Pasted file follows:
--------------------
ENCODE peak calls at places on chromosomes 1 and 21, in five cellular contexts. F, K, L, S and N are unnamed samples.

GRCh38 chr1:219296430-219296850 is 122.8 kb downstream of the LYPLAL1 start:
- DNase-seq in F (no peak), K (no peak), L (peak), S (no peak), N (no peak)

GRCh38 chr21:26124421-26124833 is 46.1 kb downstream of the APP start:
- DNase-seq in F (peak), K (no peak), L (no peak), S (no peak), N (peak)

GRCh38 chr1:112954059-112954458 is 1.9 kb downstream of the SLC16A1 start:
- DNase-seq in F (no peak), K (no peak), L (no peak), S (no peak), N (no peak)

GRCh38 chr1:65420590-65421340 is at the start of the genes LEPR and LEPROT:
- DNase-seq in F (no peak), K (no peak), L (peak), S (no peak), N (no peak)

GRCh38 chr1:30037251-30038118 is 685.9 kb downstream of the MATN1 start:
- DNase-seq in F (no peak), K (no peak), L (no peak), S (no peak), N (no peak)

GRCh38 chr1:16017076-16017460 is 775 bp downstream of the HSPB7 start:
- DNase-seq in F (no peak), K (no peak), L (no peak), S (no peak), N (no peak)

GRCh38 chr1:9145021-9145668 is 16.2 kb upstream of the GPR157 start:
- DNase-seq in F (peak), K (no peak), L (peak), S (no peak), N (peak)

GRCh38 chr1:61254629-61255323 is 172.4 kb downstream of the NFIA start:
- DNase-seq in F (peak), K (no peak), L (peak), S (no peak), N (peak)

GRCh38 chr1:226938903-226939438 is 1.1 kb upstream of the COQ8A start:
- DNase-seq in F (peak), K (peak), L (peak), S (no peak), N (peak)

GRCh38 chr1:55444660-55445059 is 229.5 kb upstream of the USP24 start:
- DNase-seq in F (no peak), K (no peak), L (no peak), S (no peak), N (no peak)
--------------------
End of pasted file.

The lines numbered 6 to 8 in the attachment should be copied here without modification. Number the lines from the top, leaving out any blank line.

GRCh38 chr1:112954059-112954458 is 1.9 kb downstream of the SLC16A1 start:
- DNase-seq in F (no peak), K (no peak), L (no peak), S (no peak), N (no peak)

GRCh38 chr1:65420590-65421340 is at the start of the genes LEPR and LEPROT: